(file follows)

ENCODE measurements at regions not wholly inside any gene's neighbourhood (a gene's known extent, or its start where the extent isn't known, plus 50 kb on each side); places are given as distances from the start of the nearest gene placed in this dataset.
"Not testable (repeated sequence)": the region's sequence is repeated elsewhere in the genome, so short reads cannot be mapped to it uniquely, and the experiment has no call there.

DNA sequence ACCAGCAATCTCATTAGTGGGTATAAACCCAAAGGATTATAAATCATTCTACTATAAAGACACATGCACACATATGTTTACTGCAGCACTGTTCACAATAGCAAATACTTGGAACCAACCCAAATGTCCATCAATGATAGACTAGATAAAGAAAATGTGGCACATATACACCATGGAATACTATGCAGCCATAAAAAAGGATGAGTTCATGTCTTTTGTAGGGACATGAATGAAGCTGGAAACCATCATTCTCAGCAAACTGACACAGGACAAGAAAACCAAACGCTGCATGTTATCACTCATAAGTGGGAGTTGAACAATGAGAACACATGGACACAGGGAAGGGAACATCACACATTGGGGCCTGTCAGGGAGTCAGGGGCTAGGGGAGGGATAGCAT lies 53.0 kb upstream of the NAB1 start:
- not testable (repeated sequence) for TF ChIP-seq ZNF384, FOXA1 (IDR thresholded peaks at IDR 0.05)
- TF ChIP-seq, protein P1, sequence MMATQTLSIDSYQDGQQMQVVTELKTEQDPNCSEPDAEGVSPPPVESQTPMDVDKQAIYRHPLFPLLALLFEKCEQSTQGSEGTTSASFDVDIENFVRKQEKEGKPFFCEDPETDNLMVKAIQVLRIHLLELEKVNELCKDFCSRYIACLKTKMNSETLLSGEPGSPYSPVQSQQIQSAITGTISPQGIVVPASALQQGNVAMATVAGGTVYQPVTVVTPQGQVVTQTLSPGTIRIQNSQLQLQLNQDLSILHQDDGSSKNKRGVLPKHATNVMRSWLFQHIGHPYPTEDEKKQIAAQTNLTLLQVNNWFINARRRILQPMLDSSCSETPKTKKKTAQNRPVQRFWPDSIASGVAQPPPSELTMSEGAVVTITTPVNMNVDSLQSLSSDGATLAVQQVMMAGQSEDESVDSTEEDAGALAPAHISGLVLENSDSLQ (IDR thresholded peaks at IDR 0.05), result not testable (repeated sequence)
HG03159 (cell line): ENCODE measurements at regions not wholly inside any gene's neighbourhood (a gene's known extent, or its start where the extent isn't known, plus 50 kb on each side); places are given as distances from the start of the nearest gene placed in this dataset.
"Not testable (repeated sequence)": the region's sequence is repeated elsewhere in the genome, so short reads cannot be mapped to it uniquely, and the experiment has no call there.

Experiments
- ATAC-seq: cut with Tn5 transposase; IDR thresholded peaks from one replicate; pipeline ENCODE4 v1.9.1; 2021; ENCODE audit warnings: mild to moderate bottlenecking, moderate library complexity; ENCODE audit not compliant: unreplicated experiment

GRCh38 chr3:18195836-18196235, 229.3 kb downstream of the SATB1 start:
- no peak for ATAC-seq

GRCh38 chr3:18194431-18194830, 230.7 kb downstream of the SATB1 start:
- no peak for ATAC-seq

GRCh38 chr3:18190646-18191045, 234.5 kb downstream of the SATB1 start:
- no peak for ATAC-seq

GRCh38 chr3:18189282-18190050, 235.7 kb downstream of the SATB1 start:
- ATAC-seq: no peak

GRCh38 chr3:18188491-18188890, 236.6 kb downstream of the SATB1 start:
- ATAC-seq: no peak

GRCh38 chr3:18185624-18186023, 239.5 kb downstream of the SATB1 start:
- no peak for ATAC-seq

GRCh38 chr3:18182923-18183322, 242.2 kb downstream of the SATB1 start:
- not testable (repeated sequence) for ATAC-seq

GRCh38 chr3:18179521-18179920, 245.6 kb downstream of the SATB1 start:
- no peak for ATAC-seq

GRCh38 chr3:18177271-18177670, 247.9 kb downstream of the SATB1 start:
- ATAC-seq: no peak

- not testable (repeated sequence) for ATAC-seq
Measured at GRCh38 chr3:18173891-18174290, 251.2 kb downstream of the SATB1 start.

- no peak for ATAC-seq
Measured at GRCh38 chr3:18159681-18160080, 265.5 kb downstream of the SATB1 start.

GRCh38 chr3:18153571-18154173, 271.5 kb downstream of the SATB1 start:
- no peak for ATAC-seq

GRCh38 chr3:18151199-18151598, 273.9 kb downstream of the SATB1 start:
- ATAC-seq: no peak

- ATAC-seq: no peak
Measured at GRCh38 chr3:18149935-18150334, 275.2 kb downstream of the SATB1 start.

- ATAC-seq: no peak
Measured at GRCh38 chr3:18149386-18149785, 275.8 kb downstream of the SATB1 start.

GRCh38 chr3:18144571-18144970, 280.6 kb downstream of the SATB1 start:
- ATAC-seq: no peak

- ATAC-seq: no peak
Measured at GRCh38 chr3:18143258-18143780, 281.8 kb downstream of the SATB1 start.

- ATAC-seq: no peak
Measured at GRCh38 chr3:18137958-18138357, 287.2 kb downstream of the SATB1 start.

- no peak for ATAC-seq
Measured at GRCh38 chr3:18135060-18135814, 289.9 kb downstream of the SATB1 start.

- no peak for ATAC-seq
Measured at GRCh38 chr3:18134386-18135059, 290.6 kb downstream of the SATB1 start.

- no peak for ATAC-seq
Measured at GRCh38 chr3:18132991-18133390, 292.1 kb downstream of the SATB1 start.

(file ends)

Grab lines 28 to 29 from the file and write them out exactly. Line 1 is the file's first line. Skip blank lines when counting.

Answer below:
- not testable (repeated sequence) for ATAC-seq
Measured at GRCh38 chr3:18173891-18174290, 251.2 kb downstream of the SATB1 start.